This week’s meeting of the AFL-CIO’s executive council in Orlando elicits journalistic reports on how Big, Used-to-be-Bigger Labor will respond to its political failures.
Associated Press, “Organized labor’s agenda hits roadblock; what now?”
Prospects for a health overhaul have faded. Even slimmer are the chances of achieving labor’s chief goal, passage of a bill making it easier for unions to organize workers. A bipartisan jobs bill passed this week by the Senate drew tepid praise from the AFL-CIO president, Richard Trumka, who called it a “Band-Aid on an amputated limb” – far short of what unions wanted.
This wasn’t what unions expected a year ago after spending more than $400 million to help elect Obama and increase the size of Democratic majorities in the Senate and House.
March 1 (Bloomberg) — William George, president of the Pennsylvania AFL-CIO, blames the card-check bill. Alan Hughes, AFL-CIO chief in Arkansas, blames Wal-Mart. Charlie Flemming, a union leader in Atlanta, blames Democratic politicians.
As they meet in Orlando, Florida, this week to plan their 2010 political campaign, union leaders are reeling from a succession of defeats they never expected after helping President Barack Obama and the Democrats win elections in 2008.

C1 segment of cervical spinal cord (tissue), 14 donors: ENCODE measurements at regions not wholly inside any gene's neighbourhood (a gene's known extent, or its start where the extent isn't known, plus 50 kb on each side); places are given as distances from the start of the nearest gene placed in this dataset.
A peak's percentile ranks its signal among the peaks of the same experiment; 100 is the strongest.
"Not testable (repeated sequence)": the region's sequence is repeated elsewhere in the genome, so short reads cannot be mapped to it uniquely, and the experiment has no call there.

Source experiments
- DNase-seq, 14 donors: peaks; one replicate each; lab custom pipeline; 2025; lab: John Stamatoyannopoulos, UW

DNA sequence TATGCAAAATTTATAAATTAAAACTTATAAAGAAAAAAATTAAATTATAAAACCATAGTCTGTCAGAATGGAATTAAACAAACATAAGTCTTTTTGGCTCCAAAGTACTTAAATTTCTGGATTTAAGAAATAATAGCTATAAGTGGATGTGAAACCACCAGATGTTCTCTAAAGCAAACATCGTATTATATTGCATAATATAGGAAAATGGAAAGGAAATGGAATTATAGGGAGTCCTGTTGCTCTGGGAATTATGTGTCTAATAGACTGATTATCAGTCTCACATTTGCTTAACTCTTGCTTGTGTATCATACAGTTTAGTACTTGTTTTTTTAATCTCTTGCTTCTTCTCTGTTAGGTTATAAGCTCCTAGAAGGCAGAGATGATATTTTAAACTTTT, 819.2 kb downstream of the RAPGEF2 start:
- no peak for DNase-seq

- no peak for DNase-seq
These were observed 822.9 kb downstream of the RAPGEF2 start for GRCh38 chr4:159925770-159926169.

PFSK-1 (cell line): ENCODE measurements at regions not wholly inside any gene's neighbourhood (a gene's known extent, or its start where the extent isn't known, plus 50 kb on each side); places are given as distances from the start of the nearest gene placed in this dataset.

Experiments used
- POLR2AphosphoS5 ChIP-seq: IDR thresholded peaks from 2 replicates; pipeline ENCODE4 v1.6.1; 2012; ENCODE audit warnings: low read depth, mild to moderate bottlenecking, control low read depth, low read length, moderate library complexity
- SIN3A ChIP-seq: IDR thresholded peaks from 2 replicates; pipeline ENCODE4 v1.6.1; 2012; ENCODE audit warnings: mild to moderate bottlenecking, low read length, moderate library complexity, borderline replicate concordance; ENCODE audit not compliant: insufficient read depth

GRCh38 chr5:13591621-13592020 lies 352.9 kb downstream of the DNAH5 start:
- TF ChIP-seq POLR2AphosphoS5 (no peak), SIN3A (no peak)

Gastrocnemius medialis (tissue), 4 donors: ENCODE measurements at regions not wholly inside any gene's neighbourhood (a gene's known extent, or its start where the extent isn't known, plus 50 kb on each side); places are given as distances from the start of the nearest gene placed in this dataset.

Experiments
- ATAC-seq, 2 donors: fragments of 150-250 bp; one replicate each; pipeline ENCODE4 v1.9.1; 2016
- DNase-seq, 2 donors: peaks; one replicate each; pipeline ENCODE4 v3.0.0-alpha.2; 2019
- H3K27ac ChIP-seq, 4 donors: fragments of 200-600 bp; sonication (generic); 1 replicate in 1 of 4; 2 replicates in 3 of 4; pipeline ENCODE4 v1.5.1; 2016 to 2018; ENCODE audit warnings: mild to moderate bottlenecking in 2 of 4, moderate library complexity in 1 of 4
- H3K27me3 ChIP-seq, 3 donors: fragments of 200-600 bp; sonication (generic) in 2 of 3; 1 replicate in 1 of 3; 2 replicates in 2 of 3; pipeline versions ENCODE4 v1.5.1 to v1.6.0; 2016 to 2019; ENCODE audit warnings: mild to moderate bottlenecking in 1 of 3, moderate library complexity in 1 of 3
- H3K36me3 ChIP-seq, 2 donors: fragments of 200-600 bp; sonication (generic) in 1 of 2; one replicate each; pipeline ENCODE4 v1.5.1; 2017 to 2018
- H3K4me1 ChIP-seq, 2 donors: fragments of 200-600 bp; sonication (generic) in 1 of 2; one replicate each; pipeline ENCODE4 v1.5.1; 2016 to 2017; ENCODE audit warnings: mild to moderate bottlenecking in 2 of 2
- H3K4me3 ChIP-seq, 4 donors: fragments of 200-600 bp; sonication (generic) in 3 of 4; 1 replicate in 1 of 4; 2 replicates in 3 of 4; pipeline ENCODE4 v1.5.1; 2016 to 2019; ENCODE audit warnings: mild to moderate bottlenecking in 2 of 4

What now? Well, the strategy hasn’t really changed despite the setbacks: Rely on government spending and legislation to rescue them. Last week, AFL-CIO activists rallied in Orlando:
Contending that government investment swiftly saves jobs and stimulates the economy, union leaders rallied on the steps of Orlando City Hall to urge support for a new federal jobs bill, one that would push money more quickly to state and local government workers.
Paul Wilson, president of the Central Florida AFL-CIO union, and organizers with the AFSCME public service workers union urged Congress to invest in jobs in public service, especially since Florida’s state government is facing as much as a $3 billion budget shortfall.
Vice President Joe Biden speaks to the AFL-CIO leadership this afternoon at Disney World. We’ll be looking for the promises of a government rescue for labor, comments on the nomination of Craig Becker to the National Labor Relations Board, a renewed vow of support for the Employee Free Choice Act, and any reference to “black shirts.”
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